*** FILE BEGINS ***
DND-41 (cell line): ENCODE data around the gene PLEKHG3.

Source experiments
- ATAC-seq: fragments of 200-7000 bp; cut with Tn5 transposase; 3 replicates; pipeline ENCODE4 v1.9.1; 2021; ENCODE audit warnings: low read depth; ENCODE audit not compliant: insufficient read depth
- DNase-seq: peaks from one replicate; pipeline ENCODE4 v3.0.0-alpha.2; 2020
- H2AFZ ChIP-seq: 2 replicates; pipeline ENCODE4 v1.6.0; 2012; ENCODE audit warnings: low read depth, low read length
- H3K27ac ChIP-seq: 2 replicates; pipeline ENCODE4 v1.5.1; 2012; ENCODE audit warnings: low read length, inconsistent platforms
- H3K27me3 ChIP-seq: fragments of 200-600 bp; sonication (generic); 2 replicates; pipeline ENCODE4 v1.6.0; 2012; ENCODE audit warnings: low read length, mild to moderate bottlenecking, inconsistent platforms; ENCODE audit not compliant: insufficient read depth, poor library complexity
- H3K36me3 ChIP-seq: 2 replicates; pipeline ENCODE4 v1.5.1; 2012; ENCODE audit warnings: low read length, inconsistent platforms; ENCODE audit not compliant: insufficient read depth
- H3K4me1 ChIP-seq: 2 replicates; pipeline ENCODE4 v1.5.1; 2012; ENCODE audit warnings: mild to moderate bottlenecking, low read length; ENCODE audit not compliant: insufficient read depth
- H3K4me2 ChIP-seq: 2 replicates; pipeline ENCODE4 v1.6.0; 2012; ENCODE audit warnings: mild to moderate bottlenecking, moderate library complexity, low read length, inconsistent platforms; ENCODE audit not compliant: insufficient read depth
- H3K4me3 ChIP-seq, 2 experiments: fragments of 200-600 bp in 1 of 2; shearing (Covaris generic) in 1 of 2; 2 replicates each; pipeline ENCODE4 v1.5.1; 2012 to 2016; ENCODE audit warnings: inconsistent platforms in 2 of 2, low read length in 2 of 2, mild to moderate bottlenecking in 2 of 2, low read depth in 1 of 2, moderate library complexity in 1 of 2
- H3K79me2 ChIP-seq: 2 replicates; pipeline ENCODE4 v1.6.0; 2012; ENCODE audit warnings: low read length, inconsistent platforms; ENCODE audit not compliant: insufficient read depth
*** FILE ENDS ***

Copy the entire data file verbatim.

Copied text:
DND-41 (cell line): ENCODE data around the gene PLEKHG3.

Source experiments
- ATAC-seq: fragments of 200-7000 bp; cut with Tn5 transposase; 3 replicates; pipeline ENCODE4 v1.9.1; 2021; ENCODE audit warnings: low read depth; ENCODE audit not compliant: insufficient read depth
- DNase-seq: peaks from one replicate; pipeline ENCODE4 v3.0.0-alpha.2; 2020
- H2AFZ ChIP-seq: 2 replicates; pipeline ENCODE4 v1.6.0; 2012; ENCODE audit warnings: low read depth, low read length
- H3K27ac ChIP-seq: 2 replicates; pipeline ENCODE4 v1.5.1; 2012; ENCODE audit warnings: low read length, inconsistent platforms
- H3K27me3 ChIP-seq: fragments of 200-600 bp; sonication (generic); 2 replicates; pipeline ENCODE4 v1.6.0; 2012; ENCODE audit warnings: low read length, mild to moderate bottlenecking, inconsistent platforms; ENCODE audit not compliant: insufficient read depth, poor library complexity
- H3K36me3 ChIP-seq: 2 replicates; pipeline ENCODE4 v1.5.1; 2012; ENCODE audit warnings: low read length, inconsistent platforms; ENCODE audit not compliant: insufficient read depth
- H3K4me1 ChIP-seq: 2 replicates; pipeline ENCODE4 v1.5.1; 2012; ENCODE audit warnings: mild to moderate bottlenecking, low read length; ENCODE audit not compliant: insufficient read depth
- H3K4me2 ChIP-seq: 2 replicates; pipeline ENCODE4 v1.6.0; 2012; ENCODE audit warnings: mild to moderate bottlenecking, moderate library complexity, low read length, inconsistent platforms; ENCODE audit not compliant: insufficient read depth
- H3K4me3 ChIP-seq, 2 experiments: fragments of 200-600 bp in 1 of 2; shearing (Covaris generic) in 1 of 2; 2 replicates each; pipeline ENCODE4 v1.5.1; 2012 to 2016; ENCODE audit warnings: inconsistent platforms in 2 of 2, low read length in 2 of 2, mild to moderate bottlenecking in 2 of 2, low read depth in 1 of 2, moderate library complexity in 1 of 2
- H3K79me2 ChIP-seq: 2 replicates; pipeline ENCODE4 v1.6.0; 2012; ENCODE audit warnings: low read length, inconsistent platforms; ENCODE audit not compliant: insufficient read depth